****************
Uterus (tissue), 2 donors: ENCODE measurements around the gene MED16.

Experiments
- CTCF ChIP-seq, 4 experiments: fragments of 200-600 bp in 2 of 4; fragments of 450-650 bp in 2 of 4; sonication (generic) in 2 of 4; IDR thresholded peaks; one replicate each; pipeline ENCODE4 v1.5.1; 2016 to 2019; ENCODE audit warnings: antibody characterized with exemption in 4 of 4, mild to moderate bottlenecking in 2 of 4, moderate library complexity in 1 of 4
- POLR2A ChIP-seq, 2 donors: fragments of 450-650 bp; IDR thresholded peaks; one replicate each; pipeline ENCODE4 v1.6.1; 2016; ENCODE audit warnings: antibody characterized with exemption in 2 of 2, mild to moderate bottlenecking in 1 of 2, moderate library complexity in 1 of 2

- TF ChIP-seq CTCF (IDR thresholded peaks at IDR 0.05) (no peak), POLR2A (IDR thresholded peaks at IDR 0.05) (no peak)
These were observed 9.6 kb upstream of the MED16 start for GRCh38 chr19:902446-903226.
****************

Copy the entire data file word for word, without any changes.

Uterus (tissue), 2 donors: ENCODE measurements around the gene MED16.

Experiments
- CTCF ChIP-seq, 4 experiments: fragments of 200-600 bp in 2 of 4; fragments of 450-650 bp in 2 of 4; sonication (generic) in 2 of 4; IDR thresholded peaks; one replicate each; pipeline ENCODE4 v1.5.1; 2016 to 2019; ENCODE audit warnings: antibody characterized with exemption in 4 of 4, mild to moderate bottlenecking in 2 of 4, moderate library complexity in 1 of 4
- POLR2A ChIP-seq, 2 donors: fragments of 450-650 bp; IDR thresholded peaks; one replicate each; pipeline ENCODE4 v1.6.1; 2016; ENCODE audit warnings: antibody characterized with exemption in 2 of 2, mild to moderate bottlenecking in 1 of 2, moderate library complexity in 1 of 2

- TF ChIP-seq CTCF (IDR thresholded peaks at IDR 0.05) (no peak), POLR2A (IDR thresholded peaks at IDR 0.05) (no peak)
These were observed 9.6 kb upstream of the MED16 start for GRCh38 chr19:902446-903226.